Required for this Shelton police job: Intelligence, loyalty and social skills
Stryker, the Shelton Police Department’s newly acquired K-9, energetically tugged at his leash in the department’s parking lot under the watchful eye of his handler, police officer Daniel Loris.
The 1-year-old German shepherd will soon harness that energy as he begins pursuing criminals and doing public relations work for the law enforcement agency.
He’s been in Loris’s home for about a month — doing “full-time security work,” Loris quipped.
In actuality, Stryker is forming an important bond with Loris and his family before starting training in February at the state police training facility in Meriden. “We’re building a relationship together,” Loris said.
“This is a big endeavor,” Shelton police Lt. Robert Kozlowsky said. “It’s almost a marriage, to bring a dog into the family.”
“It’s important that the dog and the handler build a strong bond,” said Shelton Det. Christopher Nugent, who previously worked as a handler for Jager, the department’s recently retired police dog.
Police dogs serve an average of eight years, Nugent said, and it was time for Jager to relinquish his duties.
“It was a perfect time,” Nugent said. “I had an opportunity to make an advancement. I was promoted to detective, and the dog retired.”
Keeping the program going
“We need to keep the K-9 program going,” Kozlowsky said. “I took on the task of acquiring the [new] dog.”
He calls Nugent’s knowledge of the K-9 program “invaluable.”
The department acquired Stryker from Grasso Shepherds in Shelton, and the company’s owner, Erich Grasso, has a good reputation, Nugent said.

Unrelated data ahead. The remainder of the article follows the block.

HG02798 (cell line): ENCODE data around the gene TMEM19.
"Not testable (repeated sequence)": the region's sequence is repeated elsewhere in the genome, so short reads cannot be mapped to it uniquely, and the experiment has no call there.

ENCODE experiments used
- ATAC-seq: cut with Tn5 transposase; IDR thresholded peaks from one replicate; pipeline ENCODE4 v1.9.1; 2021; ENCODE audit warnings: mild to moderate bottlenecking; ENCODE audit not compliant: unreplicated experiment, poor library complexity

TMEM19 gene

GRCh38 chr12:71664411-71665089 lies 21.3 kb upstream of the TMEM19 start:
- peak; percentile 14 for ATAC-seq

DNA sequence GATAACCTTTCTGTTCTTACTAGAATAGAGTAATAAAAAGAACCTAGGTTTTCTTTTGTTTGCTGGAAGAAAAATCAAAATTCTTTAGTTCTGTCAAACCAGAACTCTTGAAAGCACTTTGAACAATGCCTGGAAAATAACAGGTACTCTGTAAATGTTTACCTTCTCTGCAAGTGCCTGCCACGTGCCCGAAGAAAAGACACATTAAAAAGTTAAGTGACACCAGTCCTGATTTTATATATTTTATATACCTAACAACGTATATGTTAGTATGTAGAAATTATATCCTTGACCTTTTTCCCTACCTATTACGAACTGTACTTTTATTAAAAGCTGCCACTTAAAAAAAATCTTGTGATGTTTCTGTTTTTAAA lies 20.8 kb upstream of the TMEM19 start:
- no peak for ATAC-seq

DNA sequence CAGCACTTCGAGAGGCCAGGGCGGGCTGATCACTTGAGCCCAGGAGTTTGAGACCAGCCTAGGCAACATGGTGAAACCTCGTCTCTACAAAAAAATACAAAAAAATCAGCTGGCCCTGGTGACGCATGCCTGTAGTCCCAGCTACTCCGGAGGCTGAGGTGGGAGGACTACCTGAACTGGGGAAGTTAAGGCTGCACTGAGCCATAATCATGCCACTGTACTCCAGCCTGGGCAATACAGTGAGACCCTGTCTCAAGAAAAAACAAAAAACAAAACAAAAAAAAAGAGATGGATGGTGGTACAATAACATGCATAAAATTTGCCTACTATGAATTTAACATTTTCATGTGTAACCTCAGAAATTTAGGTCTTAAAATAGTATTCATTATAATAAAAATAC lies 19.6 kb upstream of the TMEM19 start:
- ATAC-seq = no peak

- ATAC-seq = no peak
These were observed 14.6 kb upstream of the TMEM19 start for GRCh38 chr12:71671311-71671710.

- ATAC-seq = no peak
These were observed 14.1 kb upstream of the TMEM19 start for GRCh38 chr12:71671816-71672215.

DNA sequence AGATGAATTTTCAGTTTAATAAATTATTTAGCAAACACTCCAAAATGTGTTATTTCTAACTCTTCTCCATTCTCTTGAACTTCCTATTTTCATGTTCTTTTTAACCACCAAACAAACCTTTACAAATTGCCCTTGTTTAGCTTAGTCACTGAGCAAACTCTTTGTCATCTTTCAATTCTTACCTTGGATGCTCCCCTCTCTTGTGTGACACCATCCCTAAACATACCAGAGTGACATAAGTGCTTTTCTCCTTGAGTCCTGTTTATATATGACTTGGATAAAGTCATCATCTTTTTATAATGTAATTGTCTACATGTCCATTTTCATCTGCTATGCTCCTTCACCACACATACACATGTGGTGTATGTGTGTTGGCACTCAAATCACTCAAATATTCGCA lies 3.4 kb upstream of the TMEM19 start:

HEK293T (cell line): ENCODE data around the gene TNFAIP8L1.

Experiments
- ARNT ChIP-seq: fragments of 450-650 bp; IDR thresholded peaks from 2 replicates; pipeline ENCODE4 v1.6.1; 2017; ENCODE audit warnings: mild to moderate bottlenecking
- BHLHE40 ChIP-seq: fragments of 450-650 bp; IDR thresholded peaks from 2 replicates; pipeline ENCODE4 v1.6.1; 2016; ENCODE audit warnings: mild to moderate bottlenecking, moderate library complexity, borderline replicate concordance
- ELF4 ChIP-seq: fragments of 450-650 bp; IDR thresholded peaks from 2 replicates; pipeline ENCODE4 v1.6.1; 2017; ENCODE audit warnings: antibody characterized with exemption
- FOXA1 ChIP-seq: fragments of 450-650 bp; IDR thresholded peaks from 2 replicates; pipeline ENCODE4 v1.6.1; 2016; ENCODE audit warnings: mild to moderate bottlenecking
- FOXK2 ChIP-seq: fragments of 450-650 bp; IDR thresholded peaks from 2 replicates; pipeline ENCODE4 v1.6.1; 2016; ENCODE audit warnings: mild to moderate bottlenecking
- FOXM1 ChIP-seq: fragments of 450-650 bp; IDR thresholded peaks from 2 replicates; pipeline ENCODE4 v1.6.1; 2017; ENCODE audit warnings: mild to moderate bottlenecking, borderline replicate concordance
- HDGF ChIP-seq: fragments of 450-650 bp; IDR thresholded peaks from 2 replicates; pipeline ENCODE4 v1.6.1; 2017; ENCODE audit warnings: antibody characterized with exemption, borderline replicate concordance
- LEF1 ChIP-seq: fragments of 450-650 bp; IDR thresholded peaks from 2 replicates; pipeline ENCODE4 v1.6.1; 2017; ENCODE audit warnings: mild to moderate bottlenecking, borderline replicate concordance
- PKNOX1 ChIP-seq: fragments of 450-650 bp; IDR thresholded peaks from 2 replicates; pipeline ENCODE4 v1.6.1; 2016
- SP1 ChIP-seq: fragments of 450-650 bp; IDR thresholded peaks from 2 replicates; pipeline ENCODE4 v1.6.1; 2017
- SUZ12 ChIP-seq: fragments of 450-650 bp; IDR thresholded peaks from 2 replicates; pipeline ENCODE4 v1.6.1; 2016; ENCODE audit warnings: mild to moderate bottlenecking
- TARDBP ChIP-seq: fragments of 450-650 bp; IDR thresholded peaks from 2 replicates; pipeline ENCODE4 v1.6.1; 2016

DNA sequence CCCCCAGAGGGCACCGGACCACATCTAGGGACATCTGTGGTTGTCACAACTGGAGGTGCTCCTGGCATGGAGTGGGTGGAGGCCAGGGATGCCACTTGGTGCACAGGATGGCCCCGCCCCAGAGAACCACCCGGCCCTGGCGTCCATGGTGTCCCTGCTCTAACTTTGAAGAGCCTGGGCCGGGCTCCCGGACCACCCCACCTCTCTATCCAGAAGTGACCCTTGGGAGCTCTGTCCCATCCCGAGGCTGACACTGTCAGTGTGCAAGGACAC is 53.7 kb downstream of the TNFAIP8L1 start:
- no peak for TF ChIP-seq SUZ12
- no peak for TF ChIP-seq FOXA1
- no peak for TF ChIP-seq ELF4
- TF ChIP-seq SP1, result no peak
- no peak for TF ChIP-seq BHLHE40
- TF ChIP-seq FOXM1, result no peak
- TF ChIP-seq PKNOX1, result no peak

Potential police dogs like Stryker have good working blood lines, he said, but “a lot is the time and the sweat” that the dog and handler put in to the relationship.
Loris said he went through a selection process for the handler job, which included a physical agility test, and Stryker also was screened.
Training a police dog
The focus of the dog’s formal training is obedience as well as criminal apprehension, tracking and evidence recovery.
If a bank robbery occurs, “we’d do a track” of a suspect, Nugent said, often ending at the getaway car.
The dogs are trained to pull a suspect from a car, he said.
Training also teaches a dog to make associations, and “a police siren is a trigger, or the tone of voice,” he said. “He’s going to feel your adrenaline. Everything flows down the leash.”
Dogs are also trained to jump, and to deal with obstacles, and the dog has to be re-certified throughout its career.
German shepherds are thought to be “the most intelligent for police work and loyalty,” Nugent said.
For the handler, training includes classwork and hands-on training. “It’s important you put a strong handler and dog together,” Nugent said. “They make a strong team.”
A department ambassador
An important part of a police dog’s duties is the “community aspect,” said Kozlowsky, and the dog and his handler visit schools, Boy Scout troops and Girl Scout troops.
The dog has to be trained to be socially acceptable. “It’s part of building good relations with a community,” he said. “Every kid wants to meet the police dog.”
The officer’s ability to work with the public is also important. “Det. Nugent did a great job,” Kozlowsky said.
A police dog is “a good ambassador for the department,” said Shelton Police Chief Joel Hurliman.
Will go through drug training
In terms of work, a police dog finds missing persons and missing children and is used to track burglars and robbers.
“They’re trained for basic patrol,” Hurliman said. “We plan to send [Stryker] to drug training.”
The department started using police dogs in the 1980s, he said, and there has been “a slight gap” after Jager retired.
“I’m very excited to have another dog back,” Hurliman said. “He’s a welcome addition to the department.”
Nugent watched as an ever-alert Stryker romped behind the Shelton Police Department’s headquarters building. “He’s got that willingness to work,” Nugent said of the agency’s new dog.